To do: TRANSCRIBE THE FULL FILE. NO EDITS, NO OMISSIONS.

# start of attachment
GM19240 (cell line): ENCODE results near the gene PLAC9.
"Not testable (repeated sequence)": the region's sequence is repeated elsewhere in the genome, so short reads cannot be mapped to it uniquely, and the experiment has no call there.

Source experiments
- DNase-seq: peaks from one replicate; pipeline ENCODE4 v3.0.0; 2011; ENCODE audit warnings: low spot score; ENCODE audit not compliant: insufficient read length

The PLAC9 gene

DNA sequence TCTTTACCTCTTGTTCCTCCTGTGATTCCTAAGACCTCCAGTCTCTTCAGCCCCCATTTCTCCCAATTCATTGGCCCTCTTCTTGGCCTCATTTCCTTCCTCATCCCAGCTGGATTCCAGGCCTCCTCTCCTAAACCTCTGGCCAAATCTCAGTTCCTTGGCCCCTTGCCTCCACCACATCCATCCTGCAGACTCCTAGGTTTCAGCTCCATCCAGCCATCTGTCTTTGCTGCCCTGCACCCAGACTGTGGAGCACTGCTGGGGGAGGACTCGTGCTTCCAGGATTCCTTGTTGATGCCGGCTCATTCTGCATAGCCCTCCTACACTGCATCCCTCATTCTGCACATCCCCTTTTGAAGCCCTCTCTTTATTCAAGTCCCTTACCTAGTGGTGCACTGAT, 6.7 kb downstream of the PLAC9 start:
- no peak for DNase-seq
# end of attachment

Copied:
GM19240 (cell line): ENCODE results near the gene PLAC9.
"Not testable (repeated sequence)": the region's sequence is repeated elsewhere in the genome, so short reads cannot be mapped to it uniquely, and the experiment has no call there.

Source experiments
- DNase-seq: peaks from one replicate; pipeline ENCODE4 v3.0.0; 2011; ENCODE audit warnings: low spot score; ENCODE audit not compliant: insufficient read length

The PLAC9 gene

DNA sequence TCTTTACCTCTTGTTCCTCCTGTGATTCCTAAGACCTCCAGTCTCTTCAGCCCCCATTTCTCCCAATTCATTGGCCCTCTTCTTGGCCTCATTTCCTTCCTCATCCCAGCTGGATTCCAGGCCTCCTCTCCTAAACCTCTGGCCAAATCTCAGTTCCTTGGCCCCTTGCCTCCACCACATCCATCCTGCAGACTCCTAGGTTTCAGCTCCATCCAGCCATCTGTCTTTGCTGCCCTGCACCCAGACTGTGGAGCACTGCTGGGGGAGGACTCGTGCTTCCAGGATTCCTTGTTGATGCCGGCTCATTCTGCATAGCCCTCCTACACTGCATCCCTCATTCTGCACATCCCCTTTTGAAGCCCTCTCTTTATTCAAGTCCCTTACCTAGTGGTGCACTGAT, 6.7 kb downstream of the PLAC9 start:
- no peak for DNase-seq